” I must have an inbred urge toward symmetry. In canvassing for the principal ways of criticizing, assaulting, and ridiculing the three successive “progressive” thrusts of Marshall’s story, I have come up with another triad: that is, with three principal reactive-reactionary theses, which I call the perversity thesis or thesis of the perverse effect, the futility thesis, and the jeopardy thesis. According to the perversity thesis, any purposive action to improve some feature of the political, social, or economic order only serves to exacerbate the condition one wishes to remedy. The futility thesis holds that attempts at social transformation will be unavailing, that they will simply fail to ‘make a dent.’ Finally, the jeopardy thesis argues that the code of the proposed change or reform is too high as it endangers some previous, precious accomplishment.”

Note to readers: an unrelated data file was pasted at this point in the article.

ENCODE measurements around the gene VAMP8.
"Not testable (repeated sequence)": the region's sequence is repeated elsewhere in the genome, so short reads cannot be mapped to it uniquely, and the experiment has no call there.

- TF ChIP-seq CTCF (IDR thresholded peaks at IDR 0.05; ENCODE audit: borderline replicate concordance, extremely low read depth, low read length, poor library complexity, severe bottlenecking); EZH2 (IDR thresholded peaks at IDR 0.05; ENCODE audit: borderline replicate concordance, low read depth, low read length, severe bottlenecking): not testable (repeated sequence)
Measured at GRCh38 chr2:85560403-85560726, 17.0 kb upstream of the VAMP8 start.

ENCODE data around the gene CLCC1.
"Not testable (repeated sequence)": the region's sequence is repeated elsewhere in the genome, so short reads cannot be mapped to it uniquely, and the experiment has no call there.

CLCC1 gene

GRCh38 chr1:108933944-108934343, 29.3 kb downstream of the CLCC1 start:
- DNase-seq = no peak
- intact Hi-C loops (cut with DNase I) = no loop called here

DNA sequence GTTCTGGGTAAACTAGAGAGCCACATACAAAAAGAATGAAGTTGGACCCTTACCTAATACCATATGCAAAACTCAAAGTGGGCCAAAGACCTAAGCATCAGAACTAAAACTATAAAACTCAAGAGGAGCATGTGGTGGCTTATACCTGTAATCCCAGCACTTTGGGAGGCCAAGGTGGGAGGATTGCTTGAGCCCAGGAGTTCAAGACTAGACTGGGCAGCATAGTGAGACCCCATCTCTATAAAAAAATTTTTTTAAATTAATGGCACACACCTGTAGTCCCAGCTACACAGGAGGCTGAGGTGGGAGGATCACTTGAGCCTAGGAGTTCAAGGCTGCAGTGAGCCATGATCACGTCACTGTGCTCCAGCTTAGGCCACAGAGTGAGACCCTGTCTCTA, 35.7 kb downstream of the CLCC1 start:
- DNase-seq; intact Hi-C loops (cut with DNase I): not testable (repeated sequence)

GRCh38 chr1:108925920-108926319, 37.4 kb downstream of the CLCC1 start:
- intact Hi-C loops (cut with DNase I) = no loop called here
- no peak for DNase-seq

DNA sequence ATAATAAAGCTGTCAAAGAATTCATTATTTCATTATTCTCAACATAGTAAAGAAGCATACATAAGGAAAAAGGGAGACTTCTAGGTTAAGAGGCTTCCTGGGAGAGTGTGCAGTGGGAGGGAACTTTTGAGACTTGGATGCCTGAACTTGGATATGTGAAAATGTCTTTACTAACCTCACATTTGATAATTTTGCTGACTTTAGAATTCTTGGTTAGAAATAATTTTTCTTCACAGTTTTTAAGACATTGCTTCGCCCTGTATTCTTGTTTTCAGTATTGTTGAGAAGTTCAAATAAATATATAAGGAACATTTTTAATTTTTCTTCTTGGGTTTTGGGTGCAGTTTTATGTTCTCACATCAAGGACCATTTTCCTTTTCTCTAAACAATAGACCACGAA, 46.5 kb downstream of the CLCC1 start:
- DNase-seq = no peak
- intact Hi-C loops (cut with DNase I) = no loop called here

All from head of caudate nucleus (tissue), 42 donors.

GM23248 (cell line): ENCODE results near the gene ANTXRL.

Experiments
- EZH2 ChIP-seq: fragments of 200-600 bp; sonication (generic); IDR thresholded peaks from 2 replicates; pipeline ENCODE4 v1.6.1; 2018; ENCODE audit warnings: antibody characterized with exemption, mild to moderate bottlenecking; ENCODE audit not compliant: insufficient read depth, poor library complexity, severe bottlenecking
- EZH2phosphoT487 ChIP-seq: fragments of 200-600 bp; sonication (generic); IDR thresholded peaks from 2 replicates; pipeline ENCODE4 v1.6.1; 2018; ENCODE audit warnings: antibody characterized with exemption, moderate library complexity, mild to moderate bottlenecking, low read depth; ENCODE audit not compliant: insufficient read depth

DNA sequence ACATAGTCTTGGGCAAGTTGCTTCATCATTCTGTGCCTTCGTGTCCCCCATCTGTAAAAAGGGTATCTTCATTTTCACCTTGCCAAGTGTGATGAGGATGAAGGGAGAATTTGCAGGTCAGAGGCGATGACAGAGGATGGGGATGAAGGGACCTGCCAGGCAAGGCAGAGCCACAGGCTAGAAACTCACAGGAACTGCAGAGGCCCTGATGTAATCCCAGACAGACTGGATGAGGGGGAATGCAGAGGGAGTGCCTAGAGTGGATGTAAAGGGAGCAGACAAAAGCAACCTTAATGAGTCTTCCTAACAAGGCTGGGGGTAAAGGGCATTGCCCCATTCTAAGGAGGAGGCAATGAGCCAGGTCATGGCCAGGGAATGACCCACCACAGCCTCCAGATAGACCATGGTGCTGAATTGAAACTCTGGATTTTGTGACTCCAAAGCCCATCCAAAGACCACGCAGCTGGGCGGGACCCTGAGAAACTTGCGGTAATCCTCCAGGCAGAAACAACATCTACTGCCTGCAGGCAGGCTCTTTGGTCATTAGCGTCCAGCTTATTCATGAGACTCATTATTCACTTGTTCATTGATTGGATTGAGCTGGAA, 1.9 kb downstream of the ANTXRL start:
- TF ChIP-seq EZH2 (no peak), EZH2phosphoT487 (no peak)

From Albert Hirschman’s The Rhetoric of Reaction: Perversity, Futility, Jeopardy, 1991.